Home' Inclean : INCLEAN MAR-APL 2016 Contents 14 INCLEAN March/April 2016
By Dr Denis Boulais*
In 2015, I attended the American Society
of Safety Engineers Conference (Safety
2015) in Dallas, Texas–one of the world’s
largest safety conferences. As a speaker at
the conference, I was granted full access to
all its events.
Throughout the conference, I
consistently heard that research indicated
more than 75 per cent of incidents were
due to human error. This data really drove home the fact that
while we spend so much time and money on traditional safety
systems, resources may be better allocated towards addressing
safety behaviour and its training.
Still, with 12 years’ experience as a risk manager focusing on
workers’ compensation, safety and injury management in the
cleaning industry, that 75 per cent figure didn’t seem quite right.
So, I commenced a process of examining previous incidents.
According to my calculations with the data I had available,
65.5 per cent of incidents within the cleaning industry may
originate from some variety of human error. The only explanation
I can propose for this variance is that my data presents an older
workforce; the average age of the cleaners in my analysis is 52.
This is further reflected when one considers that according to the
Australian Bureau of Statistics the median age of an Australian
worker is 40.
As I further explored the data, it became evident that 51.5 per cent
of these human error-related incidents were a result of ‘not looking
before moving.’ Some examples of such incidents were:
• A cleaner walked past a parked forklift when she tripped on
the lowered tines. She does the walk daily, but she was looking
elsewhere on this occasion.
• A cleaner bent down to pick up a hand towel in a bathroom.
When he stood up, he cut his scalp on the teeth of the hand
• A cleaner was walking through a car park and hit her head on a
flagged ladder protruding from a truck. The cleaner was simply
When one does the same task over and over, the mind–your
biggest safety tool–can switch to autopilot. All you need is for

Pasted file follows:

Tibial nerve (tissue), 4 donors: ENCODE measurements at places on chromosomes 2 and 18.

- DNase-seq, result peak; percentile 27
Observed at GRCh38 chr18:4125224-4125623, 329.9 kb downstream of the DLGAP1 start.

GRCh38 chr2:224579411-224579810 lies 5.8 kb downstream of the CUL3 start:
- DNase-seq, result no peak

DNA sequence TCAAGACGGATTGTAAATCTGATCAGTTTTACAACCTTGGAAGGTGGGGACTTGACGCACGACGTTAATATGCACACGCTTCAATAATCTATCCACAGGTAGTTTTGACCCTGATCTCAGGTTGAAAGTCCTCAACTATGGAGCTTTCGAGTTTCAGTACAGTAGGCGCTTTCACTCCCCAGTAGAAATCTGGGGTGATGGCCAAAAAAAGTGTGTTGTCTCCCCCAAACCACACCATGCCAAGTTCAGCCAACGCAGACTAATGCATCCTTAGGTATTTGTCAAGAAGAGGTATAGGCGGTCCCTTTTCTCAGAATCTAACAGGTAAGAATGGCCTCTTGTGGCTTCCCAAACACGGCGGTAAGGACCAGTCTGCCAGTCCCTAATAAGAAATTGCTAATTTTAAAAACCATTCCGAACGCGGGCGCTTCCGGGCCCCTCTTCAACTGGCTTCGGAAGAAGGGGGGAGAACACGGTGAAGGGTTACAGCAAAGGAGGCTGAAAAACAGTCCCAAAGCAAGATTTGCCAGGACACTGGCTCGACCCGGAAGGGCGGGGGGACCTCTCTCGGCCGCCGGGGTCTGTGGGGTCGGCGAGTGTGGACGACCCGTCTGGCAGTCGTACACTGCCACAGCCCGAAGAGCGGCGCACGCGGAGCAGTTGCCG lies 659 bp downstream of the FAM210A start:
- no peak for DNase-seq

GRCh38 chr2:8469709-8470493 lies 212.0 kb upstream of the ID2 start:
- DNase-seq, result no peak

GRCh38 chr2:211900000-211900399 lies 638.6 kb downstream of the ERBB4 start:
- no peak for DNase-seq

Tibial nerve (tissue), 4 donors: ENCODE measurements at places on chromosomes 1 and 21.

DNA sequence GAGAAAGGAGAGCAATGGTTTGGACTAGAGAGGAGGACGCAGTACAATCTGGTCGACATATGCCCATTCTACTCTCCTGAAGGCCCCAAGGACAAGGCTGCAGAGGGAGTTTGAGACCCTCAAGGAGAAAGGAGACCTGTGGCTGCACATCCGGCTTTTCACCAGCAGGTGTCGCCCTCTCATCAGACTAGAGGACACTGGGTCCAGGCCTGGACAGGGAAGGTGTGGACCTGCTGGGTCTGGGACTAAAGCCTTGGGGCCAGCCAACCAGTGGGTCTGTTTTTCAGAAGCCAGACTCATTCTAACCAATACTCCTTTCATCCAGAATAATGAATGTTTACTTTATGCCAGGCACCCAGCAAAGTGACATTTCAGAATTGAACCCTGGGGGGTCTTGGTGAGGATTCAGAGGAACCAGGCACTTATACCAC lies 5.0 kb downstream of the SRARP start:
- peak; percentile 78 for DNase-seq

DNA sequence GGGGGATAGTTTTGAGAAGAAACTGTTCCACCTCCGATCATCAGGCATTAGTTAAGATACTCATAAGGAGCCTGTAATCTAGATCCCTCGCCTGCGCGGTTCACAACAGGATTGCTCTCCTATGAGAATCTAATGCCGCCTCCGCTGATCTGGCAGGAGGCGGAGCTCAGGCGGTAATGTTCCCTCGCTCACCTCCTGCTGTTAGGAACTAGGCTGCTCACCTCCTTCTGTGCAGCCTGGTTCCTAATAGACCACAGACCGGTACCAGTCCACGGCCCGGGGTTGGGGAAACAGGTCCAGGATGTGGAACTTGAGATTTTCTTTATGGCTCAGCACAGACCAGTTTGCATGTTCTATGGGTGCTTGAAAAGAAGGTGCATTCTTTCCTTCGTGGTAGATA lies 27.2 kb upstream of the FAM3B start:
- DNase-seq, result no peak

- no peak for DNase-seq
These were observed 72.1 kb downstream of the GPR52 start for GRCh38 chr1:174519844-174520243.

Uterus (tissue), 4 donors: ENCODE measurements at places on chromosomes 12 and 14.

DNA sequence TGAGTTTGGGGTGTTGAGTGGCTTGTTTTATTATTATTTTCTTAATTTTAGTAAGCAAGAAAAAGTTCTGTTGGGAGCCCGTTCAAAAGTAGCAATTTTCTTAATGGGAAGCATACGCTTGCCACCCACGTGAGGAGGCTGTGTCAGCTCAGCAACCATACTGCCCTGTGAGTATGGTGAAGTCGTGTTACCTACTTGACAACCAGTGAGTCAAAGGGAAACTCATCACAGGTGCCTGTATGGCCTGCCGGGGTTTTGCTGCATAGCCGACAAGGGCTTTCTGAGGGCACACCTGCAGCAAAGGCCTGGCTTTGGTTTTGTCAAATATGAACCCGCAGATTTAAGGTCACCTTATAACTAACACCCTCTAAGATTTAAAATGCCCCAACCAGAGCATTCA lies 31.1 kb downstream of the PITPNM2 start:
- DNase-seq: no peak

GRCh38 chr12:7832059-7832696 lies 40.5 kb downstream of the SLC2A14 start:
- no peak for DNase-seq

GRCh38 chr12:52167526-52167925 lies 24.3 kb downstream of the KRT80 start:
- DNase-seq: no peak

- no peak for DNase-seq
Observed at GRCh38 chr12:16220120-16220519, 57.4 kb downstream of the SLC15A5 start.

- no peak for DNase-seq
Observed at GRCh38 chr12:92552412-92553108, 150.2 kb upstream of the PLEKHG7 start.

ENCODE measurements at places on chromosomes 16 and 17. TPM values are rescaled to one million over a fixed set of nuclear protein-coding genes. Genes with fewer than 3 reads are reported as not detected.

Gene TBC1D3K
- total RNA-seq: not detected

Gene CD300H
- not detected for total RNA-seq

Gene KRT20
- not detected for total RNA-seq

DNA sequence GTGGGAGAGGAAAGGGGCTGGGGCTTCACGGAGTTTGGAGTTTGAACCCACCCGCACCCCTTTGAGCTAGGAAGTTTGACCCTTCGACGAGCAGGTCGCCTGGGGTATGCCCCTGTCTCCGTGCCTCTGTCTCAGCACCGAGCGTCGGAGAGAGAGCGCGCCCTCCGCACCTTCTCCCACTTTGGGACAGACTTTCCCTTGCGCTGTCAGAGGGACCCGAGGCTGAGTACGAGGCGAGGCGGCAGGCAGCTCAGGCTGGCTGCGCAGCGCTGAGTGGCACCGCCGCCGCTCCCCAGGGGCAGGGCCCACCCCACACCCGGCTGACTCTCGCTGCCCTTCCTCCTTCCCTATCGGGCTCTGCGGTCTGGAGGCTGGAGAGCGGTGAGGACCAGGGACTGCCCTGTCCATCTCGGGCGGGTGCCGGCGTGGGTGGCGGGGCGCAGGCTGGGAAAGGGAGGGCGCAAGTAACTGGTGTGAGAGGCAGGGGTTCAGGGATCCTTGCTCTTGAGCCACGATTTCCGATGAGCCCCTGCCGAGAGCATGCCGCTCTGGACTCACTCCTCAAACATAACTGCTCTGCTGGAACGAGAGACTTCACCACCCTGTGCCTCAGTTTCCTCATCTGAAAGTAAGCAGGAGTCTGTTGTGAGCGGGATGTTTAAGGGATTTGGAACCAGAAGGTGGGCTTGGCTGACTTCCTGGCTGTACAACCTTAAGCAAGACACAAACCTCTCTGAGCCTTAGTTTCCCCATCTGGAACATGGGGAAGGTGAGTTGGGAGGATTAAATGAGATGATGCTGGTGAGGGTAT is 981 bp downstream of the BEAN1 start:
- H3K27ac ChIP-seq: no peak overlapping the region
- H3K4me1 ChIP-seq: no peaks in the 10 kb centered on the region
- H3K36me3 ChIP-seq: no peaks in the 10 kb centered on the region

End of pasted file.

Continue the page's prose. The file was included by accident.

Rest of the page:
someone to do something out of the ordinary and your risk of
an incident is increased. This is a particular risk in the cleaning
industry as cleaning tasks are often part of a daily routine in order
to comply with prescribed specifications.
When exploring the basis of human error from an incident
investigation perspective, a knowledge of the Swiss Cheese
Model of risk developed by British scientist James Reason can
offer great transparency.
In the illustration below, the slices of cheese act as defensive layers
in a process and the holes in the cheese are opportunities for the
process to fail. An error may permit a problem to pass through a
hole in one layer, but if the holes are in different places in the next
layer then the issue should be caught. Howevever, if the holes all line
up, then the system is flawed and could result in incident.
(Reason. J, 2000. Human Error – Models and Management. BMJ
Volume 320 - 18.03.2000).
Let’s look at this concept with an example of a cleaning manager
driving between sites:
• The manager has the option of taking a couple of routes, but he
or she chooses a route with heavy traffic. This represents the first
slice of cheese and may be referred to as the ‘traffic awareness’ slice
where the hole, or issue, is the high traffic volume.
• The manager has not kept up servicing on his vehicle and its tyres
have low tread. This represents the second slice of cheese and may
be referred to as the ‘safe vehicle’ slice where the issue is the low
• It’s raining heavily while the manager drives. This represents
the third slice of cheese and may be referred to as the ‘safe road
conditions’ slice where the issue is the heavy rain.
• The phone rings and the manager is focused on an important
hands-free conversation. This represents the fourth slice of cheese
and may be referred to as the ‘driver awareness’ slice where the
issue is concentration.
When all the above issues line up, a car accident occurs.
However, there is the opportunity to significantly reduce the
chance of an incident (which in the above case was a car accident)
in each of the cheese slices. For example, had there been good tread
on car’s tyres in the ‘safe vehicle’ slice, there is a possibility the
chance of the car accident could have been significantly reduced.
In conclusion, it is important to understand that the more safety
defences one can establish, the better. The fewer and smaller the holes
in each slice of cheese, the higher likelihood issues will be stopped
before an incident occurs.
*Denis Boulais is national risk manager for Broadlex Services Pty
Developing behavioural safety
defences to reduce OH&S risks
“I hence speculate that older
cleaners may have received more
training over time and are more
experienced and less prone to
incidents involving human error.”
Dr Denis Boulais
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